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Jetting off on another flying faculty visit: what have we learned?

Val Poultney

The increased demand for education as a tradable commodity has seen a growing number of international students seeking UK qualifications over the past decade (OECD, 2009). It is becoming commonplace for universities to have their programmes delivered ‘off-site’ by a teaching team of academics who make regular trips abroad, often at great distance, to teach international cohorts for intensive periods of time. This is commonly known as ‘flying faculty’, and research into this phenomenon has revealed that it is anything but a holiday in the sun. Smith (2014) found that there were four areas UK academics needed to consider when preparing to undertake such work.

  1. Issues around quality assurance of the programme.
  2. The teaching and learning practices of the department/faculty.
  3. The professional development of the academics.
  4. The challenges of undertaking this type of work.

From my own experience of undertaking flying faculty visits abroad over a number of years, I would add to a fifth point to Smith’s list: the quality of support given by the university to the academics. I joined a team of academics working abroad with Israeli doctoral students, but I was unprepared for a number of issues related to pre-visit preparation, travel, work intensity and risk factors. Later, as the course leader of the same programme, organising these visits (sometimes five in one year) would occupy more of my time – not only preparing teaching sessions and organising the teaching team, but negotiating flights, transfers and hotels with university administration.

Research into ‘flying faculty’ – the delivery of university programmes ‘off-site’ by a teaching team of academics making regular trips abroad to intensively teach international cohorts – reveals that it is anything but a holiday in the sun.

The intensity of the work included long hours of travel: it was not unusual for us to be on the go for 21 hours at a stretch so that we could personally welcome the students when they arrived at the hotel. Sessions began at 9am and often went on until after 7pm. Students would join us for dinner in the evening, so there was little ‘down-time’. On weeks when we met students for intensive supervision, days were even longer – at the end of one trip we began work early in the morning, finished with our last student at 11.30pm and set off for the airport at 2am, arriving back in the UK at midday and finally home late afternoon. On many occasions I would then be teaching again at 9am Monday morning in the UK.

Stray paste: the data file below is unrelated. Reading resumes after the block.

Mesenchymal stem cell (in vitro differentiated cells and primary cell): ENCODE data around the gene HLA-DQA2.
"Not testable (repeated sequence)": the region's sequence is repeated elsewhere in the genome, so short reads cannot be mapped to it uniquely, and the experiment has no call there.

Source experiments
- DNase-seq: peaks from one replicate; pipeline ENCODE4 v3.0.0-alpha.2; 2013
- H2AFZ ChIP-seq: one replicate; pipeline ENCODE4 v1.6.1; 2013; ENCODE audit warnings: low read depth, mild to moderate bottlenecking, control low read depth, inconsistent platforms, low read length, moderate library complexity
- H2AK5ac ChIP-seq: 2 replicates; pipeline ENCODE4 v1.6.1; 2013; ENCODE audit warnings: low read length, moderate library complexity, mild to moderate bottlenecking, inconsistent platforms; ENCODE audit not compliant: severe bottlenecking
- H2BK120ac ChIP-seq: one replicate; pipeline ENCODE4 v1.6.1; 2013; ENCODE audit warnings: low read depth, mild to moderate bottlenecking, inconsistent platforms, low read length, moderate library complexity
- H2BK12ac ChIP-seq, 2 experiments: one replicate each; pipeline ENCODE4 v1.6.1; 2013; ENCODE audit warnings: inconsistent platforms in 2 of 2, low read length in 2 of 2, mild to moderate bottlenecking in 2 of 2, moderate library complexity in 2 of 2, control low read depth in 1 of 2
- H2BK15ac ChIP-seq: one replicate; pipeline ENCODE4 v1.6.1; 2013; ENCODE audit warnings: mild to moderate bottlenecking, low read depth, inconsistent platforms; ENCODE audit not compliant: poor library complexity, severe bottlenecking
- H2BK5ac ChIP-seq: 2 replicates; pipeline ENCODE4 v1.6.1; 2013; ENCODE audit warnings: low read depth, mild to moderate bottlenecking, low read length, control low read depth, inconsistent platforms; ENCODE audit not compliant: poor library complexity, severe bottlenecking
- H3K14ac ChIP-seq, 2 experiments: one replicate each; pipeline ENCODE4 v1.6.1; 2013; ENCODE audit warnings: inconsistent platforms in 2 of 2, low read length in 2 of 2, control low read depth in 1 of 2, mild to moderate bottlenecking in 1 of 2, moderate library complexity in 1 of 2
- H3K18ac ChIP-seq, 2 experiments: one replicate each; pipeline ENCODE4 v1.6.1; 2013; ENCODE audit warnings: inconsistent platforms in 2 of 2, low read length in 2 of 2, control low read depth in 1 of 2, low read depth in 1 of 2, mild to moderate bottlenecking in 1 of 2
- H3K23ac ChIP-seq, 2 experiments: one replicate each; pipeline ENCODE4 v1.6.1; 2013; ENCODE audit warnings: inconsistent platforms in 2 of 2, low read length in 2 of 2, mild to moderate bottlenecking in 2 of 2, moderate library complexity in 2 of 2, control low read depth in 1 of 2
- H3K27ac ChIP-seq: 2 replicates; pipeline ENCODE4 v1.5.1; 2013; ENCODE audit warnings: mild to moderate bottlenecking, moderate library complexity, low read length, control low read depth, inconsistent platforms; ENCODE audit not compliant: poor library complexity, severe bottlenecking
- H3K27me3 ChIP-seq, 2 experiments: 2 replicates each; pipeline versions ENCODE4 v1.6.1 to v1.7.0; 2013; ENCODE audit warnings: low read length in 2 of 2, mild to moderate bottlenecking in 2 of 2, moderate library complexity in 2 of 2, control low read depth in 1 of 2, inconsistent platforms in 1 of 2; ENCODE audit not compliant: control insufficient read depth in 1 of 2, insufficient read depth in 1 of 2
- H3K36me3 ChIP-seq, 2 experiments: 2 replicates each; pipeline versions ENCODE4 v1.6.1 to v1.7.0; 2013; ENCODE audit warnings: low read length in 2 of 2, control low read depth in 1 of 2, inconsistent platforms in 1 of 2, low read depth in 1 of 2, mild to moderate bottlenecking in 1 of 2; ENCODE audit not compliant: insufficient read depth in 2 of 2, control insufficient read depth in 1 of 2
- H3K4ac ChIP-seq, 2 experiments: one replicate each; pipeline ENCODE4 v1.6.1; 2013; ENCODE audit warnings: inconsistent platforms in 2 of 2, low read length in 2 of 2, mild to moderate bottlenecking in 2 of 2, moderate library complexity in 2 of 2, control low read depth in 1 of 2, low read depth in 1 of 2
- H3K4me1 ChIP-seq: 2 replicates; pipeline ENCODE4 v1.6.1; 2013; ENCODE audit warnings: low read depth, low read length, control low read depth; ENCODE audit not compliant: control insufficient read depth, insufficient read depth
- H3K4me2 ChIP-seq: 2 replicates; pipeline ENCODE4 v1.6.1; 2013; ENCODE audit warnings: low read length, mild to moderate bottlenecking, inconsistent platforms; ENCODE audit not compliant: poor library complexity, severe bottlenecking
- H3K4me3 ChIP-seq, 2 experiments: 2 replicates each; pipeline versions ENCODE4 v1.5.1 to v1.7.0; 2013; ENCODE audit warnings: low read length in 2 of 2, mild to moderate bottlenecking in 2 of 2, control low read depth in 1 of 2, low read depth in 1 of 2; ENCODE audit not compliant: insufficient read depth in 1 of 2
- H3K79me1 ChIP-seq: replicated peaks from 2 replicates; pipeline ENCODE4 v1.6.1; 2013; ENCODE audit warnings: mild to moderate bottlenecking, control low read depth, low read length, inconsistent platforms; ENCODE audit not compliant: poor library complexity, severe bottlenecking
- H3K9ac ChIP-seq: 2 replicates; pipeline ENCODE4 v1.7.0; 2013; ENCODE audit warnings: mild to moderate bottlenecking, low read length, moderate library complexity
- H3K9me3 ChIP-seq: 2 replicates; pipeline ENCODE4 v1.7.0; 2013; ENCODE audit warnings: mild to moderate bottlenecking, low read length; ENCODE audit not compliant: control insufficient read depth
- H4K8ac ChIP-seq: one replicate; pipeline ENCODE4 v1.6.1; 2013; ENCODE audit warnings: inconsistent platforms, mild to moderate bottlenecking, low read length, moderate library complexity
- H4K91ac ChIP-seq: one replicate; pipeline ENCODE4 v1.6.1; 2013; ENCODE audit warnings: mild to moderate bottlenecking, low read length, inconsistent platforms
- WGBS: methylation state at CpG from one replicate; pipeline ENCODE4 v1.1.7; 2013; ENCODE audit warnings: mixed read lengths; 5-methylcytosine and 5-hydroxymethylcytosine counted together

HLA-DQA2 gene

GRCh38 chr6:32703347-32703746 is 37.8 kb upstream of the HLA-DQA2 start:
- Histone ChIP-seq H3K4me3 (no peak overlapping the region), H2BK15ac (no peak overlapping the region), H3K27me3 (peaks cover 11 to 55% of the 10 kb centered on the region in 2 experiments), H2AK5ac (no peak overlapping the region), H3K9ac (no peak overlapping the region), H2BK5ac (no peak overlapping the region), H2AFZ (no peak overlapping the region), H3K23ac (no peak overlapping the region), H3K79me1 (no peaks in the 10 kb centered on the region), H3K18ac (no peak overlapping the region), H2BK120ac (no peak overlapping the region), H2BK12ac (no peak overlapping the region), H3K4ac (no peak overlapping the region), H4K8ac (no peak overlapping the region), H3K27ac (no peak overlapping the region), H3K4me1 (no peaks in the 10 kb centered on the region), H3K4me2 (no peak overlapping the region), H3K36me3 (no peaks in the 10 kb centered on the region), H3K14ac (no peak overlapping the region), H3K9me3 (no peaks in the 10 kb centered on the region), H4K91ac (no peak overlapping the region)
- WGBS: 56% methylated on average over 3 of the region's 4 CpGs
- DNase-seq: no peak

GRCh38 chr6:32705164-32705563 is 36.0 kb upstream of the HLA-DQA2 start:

There was no requirement for staff to teach in Israel, given the ongoing historical and political upheaval. There were risks related to travel: in early 2000, Israeli students refused to fly because of fears of ground-to-air missiles. During another visit, a nightclub in Jaffa half a mile from our hotel was blown up, sadly killing some clubbers. There were certain parts of Israel that we were advised against visiting, not that we had much spare time for that.

Quality assurance around parity of provision for UK and international cohorts, especially when one cohort was taught ‘off-site’, was less straightforward. Matters relating to interviewing students, conducting the International English Language Testing System (IELTS) and working with the Israeli tutor who was not familiar with UK assessment processes took additional time to resolve.

My university continues to source international opportunities, but they need to learn more from previous flying faculty experiences. It is not good enough to rely on more experienced academics to acculturate less experienced staff, or to expect tutors to work so intensively coupled with long hours of travel. There are many challenges associated with teaching students for whom English is perhaps not only a second language but a third or fourth one.

At institutional level, the validation of the programme is the point at which the university needs to agree its role in supporting flying faculty ventures in terms of resourcing, support for academics and key administrative tasks. At a programme level, some agreed ‘operational rules of engagement’ detailing roles and responsibilities, including opportunities for international cohorts to regularly visit and be taught at the home institution, are necessary.

Despite the many challenges involved in flying faculty work, it can be immensely rewarding – especially when students successfully graduate after many years of hard work.

Author’s note

More information on ‘flying faculty’ can be found in Val’s article in the latest edition of Management in Education, ‘Leading the flying faculty: What do leaders of doctoral programmes need to know?’.)

Organisation for Economic Cooperation and Development [OECD] (2009) Education at a glance: OECD indicators 2009, Paris: OECD Publishing

Smith K (2014) ‘Exploring flying faculty teaching experiences: motivations, challenges and opportunities’, Studies in Higher Education 39(1): 117–134